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    At its most fundamental level, touch sensation requires the translation of mechanical energy into mechanosensitive ion channel opening, thereby generating electro-chemical signals. Our understanding of this process, especially how the cytoskeleton influences it, remains unknown. Here we demonstrate that mice lacking the α-tubulin acetyltransferase Atat1 in sensory neurons display profound deficits in their ability to detect mechanical stimuli. We show that all cutaneous afferent subtypes, including nociceptors have strongly reduced mechanosensitivity upon Atat1 deletion, and that consequently, mice are largely insensitive to mechanical touch and pain. We establish that this broad loss of mechanosensitivity is dependent upon the acetyltransferase activity of Atat1, which when absent leads to a decrease in cellular elasticity. By mimicking α-tubulin acetylation genetically, we show both cellular rigidity and mechanosensitivity can be restored in Atat1 deficient sensory neurons. Hence, our results indicate that by influencing cellular stiffness, α-tubulin acetylation sets the force required for touch.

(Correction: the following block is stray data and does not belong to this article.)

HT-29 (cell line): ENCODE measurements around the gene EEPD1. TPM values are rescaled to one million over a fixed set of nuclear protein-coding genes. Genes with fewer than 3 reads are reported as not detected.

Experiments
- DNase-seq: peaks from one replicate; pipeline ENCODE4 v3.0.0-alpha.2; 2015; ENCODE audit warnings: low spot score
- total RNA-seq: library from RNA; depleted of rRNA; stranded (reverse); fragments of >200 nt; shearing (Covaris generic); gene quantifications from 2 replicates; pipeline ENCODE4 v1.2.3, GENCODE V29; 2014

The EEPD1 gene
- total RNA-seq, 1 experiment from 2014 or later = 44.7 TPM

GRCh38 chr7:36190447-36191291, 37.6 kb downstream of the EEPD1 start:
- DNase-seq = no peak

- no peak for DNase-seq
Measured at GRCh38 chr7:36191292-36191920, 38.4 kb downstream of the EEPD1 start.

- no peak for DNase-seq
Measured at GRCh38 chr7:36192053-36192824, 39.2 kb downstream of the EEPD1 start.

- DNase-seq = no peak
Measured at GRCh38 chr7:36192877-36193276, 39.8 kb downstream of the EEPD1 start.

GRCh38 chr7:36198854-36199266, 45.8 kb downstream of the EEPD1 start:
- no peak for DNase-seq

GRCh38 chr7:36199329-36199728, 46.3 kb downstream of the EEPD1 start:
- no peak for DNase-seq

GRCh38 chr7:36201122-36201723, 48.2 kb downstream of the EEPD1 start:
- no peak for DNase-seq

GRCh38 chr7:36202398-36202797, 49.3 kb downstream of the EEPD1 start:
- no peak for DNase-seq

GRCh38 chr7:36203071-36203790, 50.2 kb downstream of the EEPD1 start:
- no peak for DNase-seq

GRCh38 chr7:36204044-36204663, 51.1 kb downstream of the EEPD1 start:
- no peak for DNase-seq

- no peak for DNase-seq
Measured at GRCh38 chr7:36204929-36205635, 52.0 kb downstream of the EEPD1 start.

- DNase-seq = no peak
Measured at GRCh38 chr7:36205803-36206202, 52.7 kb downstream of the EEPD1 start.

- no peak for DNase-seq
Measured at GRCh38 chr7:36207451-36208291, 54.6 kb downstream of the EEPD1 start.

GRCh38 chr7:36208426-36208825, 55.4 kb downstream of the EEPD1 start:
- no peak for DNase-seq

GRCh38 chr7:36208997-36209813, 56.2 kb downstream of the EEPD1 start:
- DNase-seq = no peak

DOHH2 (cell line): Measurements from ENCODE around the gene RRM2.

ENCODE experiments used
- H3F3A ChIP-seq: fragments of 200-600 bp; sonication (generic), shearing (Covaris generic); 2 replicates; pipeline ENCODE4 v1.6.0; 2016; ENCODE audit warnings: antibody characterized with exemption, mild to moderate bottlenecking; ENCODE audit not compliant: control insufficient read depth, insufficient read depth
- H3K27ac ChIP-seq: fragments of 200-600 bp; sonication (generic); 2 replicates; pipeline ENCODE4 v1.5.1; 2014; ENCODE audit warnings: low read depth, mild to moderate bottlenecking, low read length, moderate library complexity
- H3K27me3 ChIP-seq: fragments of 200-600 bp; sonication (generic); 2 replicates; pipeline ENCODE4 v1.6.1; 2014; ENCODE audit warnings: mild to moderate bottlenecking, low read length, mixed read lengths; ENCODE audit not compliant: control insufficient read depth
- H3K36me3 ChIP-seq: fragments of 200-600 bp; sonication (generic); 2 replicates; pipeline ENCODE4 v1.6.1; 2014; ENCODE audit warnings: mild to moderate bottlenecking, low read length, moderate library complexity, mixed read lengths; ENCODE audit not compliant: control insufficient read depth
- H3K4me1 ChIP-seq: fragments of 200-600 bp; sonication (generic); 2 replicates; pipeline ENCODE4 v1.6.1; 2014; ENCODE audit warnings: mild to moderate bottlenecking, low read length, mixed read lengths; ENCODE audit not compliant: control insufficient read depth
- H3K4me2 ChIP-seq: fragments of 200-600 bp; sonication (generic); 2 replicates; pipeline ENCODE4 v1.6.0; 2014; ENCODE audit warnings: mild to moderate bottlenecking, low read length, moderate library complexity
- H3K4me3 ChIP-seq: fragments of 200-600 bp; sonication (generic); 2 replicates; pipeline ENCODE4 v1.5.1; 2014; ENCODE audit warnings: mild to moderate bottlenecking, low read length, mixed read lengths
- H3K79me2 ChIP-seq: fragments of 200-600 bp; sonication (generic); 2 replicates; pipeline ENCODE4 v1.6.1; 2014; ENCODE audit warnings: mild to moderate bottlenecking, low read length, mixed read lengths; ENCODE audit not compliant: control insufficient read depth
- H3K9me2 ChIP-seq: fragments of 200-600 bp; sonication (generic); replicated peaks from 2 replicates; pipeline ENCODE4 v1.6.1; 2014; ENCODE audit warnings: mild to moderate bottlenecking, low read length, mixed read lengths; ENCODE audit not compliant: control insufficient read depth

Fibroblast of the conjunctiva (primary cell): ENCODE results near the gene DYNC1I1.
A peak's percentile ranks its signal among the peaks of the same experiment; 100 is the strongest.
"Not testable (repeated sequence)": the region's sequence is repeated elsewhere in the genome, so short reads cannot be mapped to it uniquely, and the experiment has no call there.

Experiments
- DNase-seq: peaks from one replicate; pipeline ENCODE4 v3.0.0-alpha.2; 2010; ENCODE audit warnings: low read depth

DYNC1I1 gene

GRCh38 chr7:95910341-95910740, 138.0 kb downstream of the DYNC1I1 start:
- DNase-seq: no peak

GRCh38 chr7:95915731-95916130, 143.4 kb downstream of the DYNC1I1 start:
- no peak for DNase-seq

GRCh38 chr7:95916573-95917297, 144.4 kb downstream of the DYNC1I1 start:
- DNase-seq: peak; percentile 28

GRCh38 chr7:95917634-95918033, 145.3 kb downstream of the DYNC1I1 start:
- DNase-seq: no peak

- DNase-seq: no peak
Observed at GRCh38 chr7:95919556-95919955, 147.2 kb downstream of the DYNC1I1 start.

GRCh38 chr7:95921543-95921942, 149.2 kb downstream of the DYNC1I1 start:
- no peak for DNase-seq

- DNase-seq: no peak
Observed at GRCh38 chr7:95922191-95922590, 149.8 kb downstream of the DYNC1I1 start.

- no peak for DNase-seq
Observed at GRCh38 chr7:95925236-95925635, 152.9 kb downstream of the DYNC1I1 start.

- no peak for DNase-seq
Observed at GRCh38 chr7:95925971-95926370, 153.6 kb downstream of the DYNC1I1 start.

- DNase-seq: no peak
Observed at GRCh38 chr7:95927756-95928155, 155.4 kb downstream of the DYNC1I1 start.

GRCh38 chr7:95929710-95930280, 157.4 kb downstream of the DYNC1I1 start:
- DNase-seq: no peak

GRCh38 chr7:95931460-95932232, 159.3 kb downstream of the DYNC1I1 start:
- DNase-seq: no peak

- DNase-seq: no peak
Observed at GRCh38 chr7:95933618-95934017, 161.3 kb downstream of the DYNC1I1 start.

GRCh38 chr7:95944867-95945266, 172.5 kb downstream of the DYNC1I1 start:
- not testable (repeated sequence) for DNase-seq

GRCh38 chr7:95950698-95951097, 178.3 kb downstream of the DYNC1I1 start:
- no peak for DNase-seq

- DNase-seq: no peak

Shane J Morley, Yanmei Qi, Loredana Iovino, Laura Andolfi, Da Guo, Nereo Kalebic, Laura Castaldi, Christian Tischer, Carla Portulano, Giulia Bolasco, Kalyanee Shirlekar, Claudia M Fusco, Antonino Asaro, Federica Fermani, Mayya Sundukova, Ulf Matti, Luc Reymond, Adele De Ninno, Luca Businaro, Kai Johnsson, Marco Lazzarino, Jonas Ries, Yannick Schwab, Jing Hu, Paul A Heppenstall. Acetylated tubulin is essential for touch sensation in mice. eLife. 2016 Dec 13;5

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    PMID: 27976998

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